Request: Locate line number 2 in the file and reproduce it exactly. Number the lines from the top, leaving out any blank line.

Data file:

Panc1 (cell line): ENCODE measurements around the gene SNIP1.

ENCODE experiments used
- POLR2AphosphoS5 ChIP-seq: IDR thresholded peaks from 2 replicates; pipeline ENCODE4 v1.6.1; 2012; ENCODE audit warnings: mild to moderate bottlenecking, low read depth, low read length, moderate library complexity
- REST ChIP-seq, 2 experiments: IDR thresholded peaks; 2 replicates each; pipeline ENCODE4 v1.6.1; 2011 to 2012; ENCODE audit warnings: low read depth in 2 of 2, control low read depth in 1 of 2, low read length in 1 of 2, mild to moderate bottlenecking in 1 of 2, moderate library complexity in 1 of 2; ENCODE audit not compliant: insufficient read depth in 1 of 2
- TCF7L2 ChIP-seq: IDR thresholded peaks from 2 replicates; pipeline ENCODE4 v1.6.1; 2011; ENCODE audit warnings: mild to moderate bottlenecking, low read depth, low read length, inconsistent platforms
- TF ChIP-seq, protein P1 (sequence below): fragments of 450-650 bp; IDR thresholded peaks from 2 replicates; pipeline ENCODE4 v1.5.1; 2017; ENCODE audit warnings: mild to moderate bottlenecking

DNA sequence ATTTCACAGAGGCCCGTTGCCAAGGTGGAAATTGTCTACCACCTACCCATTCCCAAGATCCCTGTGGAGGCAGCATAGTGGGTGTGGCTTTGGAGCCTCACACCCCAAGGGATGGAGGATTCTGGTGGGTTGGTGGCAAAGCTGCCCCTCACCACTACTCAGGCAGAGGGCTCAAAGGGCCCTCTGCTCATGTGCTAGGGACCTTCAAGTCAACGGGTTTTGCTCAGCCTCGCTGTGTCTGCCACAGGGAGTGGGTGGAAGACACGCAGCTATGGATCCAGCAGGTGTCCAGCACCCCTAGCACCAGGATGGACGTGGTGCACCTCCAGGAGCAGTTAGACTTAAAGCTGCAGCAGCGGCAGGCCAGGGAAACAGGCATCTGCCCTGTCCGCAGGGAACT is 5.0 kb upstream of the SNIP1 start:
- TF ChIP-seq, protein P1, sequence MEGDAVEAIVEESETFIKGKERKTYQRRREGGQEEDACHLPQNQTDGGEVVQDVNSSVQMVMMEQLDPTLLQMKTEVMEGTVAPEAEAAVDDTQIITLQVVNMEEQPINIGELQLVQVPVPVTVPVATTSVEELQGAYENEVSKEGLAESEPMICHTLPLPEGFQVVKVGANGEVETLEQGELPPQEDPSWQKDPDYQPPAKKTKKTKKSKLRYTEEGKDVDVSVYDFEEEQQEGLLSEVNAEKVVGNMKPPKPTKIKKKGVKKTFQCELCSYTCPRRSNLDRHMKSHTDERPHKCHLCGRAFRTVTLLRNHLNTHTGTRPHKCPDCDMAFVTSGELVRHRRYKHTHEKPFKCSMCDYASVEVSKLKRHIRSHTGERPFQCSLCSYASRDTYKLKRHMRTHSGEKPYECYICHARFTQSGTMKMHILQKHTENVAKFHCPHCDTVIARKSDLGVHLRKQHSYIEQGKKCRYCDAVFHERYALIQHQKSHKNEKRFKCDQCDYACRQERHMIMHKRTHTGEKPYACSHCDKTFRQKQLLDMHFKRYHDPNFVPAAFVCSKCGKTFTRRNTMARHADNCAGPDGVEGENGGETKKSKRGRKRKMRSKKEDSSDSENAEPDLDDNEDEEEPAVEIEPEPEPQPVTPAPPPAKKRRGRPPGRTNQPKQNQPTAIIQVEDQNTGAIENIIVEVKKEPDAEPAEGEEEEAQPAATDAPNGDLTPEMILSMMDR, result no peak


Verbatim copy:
ENCODE experiments used